Ghostface Killah and The Art of Storytelling Pt. 10304

Still the quintessential solo masterpiece from the man AKA Tony Starks, AKA The Wally Champ, AKA Starsky Love, Supreme Clientele turns 20

Ghostface Killah Supreme Clientele, Def Jam 2000

With sincerest apologies to Ironman, from 1996 – the fiery funk of “Daytona 500,” the sumptuous, profane “Wildflower” – it is not Supreme Clientele.

Nowhere on Ironman does Ghostface Killah rap “supercalifragilistic-expialidocious”, then rap that ridiculous, impossible word backwards, as if by doing so he could plausibly will a lifetime pass to Disney properties into being.  Nowhere on Ironman does the MC who calls himself “Tony Starks” pack an entire childhood romance into three minutes and thirty-tree seconds (the sweet, melancholic “Child’s Play”). Nowhere on Ironman does he spit this inexhaustibly, this combatively, this hungrily, as though he’s yet to prove his worth, as though via sheer force of indomitable hip-hop will he could keep all the lights burning on Staten Island for a week straight. Hell, Ironman doesn’t even open and then conclude with the schmaltzy theme from the 1966 Iron Man cartoon show. (His scenes were cut from 2008’s MCU-igniting Iron Man, about which, bummer.) Ghostface’s sophomore album, which recently turned 20 years old, exists upon – and, arguably, above – that rarified tier of solo Wu-Tang albums recorded and released in the wake of 1993’s landmark Enter the 36 Chambers: Method Man’s Tical, Ol’ Dirty Bastard’s Return to the 36 Chambers: The Dirty Version, GZA’s Liquid Swords, Raekwon’s Only Built 4 Cuban Linx. The rapper born Dennis Coles rhymes here as though he’s actively birthing the form, and debut Ironman, as great as it is, can’t quite compare.

Ghostface Killah Supreme Clientele: The Instrumentals, Def Jam 2000

It doesn’t hurt that the production is five-star, with Inspectah Deck, Mathematics, Hassan, JuJu from The Beatnuts and others joining Wu-Tang major domo/Supreme Clientele executive producer RZA to lay down strong, sumptuous carpets of sound: soul-swirled “One,” skeletal, snare-happy “The Grain,” the triumphant, string-stung “We Made It.” Much is made of Wu’s fascination with comic-book mythology, but this album is sonically cinematic, an already rich tableau its host elevates with a ceaseless flow of non-sequiturs, gags, lingo, and brags. “Dancing with Blanche and them bitches, flicking deuce pictures/Kick down the ace of spades, snatch Jack riches/Olsive compulsive lies flyers with my name on it/Dick made the cover now count, how many veins on it,” Ghost rhymes on “Nutmeg.” This intensity inclines on “Apollo Kids,” acquires a sparring felicity with “Mighty Healthy” and “Ghostdini,” turns jazzbo loopy for “Malcolm.” Not that he needed their help, but the presence of rap royalty doesn’t hurt, either: Method Man chipping in a tough opening verse for “Buck 50,” RZA serving up eye-widening Bobby Digital-esque imagery on the back end of “Nutmeg,” Raekwon, Redman, and Superb popping up here and there.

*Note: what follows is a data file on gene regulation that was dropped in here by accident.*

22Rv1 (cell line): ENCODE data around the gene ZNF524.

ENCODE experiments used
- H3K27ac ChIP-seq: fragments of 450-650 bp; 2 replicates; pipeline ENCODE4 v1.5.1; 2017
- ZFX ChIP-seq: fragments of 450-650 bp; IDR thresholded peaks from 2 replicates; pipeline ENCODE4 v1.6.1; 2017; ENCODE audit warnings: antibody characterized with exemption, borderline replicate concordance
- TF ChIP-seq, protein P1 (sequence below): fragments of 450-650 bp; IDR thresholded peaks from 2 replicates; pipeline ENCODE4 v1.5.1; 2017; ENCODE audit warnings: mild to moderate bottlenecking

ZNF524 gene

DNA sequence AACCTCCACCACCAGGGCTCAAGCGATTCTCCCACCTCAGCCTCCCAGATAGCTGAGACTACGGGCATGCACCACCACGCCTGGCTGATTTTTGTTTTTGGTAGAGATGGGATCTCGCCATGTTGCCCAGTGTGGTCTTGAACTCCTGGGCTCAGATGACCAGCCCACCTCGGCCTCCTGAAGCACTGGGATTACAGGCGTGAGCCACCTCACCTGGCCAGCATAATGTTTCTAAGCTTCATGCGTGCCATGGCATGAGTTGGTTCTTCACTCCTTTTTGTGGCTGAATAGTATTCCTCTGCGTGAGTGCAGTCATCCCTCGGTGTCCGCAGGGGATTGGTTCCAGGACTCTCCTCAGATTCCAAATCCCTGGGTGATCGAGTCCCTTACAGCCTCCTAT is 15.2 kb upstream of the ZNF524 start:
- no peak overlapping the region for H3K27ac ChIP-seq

Supreme Clientele is also chock full of voices piping under and over the mix, an enthused hypeman’s slurry that bleeds into no-fucks-given skits that makes this most joyous, generous of records resemble another communal ritual: a block party, maybe the best one you were never formally invited to attend. Do yourselves a favor and show up anyway.

 

Raymond Cummings

Raymond Cummings resides in Owings Mills, Maryland. A 1999 graduate of Washington College, he is the author of books including Assembling the Lord, Crucial Sprawl, Open for Business, Notes on Idol, and Vigilante Fluxus. His writing has appeared in SPIN, The Wire magazine, The Village Voice, Splice Today, and the Baltimore City Paper. Whorl Without End, his latest collection of poetry, was independently published in January 2020.

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